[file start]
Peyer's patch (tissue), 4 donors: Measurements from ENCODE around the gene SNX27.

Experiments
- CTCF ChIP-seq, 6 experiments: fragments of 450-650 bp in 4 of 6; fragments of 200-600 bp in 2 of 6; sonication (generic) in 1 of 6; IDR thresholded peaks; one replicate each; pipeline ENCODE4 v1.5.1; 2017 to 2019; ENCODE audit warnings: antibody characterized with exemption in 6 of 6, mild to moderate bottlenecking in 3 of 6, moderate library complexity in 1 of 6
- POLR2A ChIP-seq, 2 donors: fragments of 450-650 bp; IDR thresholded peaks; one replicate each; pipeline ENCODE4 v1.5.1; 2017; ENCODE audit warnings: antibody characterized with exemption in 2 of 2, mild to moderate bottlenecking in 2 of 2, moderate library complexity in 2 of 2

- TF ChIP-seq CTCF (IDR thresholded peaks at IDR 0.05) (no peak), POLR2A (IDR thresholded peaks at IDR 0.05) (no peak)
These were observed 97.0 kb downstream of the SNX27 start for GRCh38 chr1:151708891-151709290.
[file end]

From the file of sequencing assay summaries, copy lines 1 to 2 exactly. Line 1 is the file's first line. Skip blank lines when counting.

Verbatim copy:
Peyer's patch (tissue), 4 donors: Measurements from ENCODE around the gene SNX27.

Experiments